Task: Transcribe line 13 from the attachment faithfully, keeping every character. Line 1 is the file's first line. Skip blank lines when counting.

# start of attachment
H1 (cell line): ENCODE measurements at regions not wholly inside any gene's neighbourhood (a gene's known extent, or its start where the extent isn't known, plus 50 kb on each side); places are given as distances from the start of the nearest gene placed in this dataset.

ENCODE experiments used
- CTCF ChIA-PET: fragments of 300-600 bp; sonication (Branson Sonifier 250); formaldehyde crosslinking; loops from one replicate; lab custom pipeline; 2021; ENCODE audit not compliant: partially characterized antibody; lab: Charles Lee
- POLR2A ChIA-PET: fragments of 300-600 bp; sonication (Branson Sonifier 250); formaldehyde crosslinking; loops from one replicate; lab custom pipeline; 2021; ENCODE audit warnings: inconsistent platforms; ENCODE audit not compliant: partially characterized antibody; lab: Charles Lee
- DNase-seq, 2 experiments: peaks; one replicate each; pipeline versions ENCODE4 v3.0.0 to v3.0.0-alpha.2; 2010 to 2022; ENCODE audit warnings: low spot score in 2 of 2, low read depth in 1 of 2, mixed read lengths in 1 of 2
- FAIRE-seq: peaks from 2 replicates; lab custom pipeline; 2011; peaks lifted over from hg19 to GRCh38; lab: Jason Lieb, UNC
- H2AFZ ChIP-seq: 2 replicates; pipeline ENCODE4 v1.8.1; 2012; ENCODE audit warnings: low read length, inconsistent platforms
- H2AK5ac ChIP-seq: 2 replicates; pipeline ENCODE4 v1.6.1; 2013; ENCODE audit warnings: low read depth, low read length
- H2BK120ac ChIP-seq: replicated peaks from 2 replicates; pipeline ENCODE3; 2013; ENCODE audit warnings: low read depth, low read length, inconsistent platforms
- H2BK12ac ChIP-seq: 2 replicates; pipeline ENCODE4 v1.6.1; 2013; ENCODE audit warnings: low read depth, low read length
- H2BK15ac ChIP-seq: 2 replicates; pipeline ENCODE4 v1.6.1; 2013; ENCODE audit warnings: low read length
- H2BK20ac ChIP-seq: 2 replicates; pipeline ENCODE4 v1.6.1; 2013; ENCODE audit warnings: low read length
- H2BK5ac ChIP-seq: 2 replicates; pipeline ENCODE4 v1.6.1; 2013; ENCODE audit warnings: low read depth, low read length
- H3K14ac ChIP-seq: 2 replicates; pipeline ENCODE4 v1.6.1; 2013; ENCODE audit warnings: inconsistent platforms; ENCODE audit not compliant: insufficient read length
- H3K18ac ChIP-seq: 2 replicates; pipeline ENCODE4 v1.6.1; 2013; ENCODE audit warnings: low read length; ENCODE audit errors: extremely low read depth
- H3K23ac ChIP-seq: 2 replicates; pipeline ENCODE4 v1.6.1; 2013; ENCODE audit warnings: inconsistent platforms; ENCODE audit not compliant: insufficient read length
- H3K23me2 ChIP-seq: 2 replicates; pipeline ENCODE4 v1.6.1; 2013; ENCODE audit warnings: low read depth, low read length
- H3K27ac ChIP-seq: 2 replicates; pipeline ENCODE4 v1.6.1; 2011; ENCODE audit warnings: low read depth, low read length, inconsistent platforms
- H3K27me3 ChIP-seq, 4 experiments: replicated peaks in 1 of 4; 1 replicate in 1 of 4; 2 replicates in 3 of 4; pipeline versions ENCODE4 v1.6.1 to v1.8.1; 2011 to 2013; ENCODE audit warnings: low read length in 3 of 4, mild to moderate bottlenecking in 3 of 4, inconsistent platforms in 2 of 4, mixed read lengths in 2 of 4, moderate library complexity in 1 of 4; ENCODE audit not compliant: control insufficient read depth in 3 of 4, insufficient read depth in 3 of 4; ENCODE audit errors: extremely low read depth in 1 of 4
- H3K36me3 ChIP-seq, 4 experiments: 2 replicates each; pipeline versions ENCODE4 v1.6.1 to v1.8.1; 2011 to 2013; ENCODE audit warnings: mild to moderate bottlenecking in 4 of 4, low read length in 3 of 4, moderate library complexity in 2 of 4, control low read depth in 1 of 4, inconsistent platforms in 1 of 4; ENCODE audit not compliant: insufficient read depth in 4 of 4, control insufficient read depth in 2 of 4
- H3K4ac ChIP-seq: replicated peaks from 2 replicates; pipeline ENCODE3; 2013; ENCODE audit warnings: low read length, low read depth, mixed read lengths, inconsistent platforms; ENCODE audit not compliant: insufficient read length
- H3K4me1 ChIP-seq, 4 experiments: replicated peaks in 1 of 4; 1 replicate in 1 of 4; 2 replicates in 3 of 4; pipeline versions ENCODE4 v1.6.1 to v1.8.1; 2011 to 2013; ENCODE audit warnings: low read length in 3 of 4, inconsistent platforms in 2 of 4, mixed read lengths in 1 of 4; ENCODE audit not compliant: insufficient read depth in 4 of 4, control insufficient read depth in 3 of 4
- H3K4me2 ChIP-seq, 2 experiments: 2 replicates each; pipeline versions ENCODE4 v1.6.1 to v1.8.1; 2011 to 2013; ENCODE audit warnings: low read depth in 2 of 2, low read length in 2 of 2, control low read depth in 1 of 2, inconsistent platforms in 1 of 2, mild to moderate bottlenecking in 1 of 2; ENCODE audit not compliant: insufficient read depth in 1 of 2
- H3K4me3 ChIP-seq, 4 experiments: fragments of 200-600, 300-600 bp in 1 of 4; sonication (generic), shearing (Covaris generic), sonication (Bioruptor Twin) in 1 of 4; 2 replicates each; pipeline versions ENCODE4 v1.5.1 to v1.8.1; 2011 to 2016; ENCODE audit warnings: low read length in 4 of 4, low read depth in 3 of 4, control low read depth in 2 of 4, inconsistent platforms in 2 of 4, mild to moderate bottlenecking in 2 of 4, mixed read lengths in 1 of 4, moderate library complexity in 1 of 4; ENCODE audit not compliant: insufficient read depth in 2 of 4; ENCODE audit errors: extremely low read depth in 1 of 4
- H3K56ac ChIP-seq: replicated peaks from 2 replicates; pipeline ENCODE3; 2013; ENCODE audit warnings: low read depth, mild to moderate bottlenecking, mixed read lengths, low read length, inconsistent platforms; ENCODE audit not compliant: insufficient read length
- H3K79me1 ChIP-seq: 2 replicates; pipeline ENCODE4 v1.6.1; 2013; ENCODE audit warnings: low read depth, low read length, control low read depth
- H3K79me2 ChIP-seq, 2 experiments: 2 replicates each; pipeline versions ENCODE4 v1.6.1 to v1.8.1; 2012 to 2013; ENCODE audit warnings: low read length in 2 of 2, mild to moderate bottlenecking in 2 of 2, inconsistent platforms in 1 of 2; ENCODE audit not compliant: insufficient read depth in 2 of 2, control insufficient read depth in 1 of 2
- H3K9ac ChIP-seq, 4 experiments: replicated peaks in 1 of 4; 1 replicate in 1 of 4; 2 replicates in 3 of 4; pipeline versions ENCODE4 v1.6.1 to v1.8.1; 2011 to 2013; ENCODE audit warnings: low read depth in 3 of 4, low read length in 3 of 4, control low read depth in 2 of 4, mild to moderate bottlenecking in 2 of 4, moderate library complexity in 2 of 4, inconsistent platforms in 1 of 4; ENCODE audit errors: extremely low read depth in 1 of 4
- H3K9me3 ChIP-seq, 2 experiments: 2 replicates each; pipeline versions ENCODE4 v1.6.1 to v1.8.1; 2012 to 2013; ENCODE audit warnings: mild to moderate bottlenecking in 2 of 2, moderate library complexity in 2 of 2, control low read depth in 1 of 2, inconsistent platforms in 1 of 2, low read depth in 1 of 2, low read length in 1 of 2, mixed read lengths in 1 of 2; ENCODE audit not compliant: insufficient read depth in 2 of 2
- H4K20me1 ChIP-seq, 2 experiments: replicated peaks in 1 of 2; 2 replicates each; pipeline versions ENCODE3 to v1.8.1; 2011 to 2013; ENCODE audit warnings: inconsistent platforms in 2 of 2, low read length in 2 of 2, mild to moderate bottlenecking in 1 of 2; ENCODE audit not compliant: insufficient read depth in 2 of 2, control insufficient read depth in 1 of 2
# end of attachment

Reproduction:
- H2BK5ac ChIP-seq: 2 replicates; pipeline ENCODE4 v1.6.1; 2013; ENCODE audit warnings: low read depth, low read length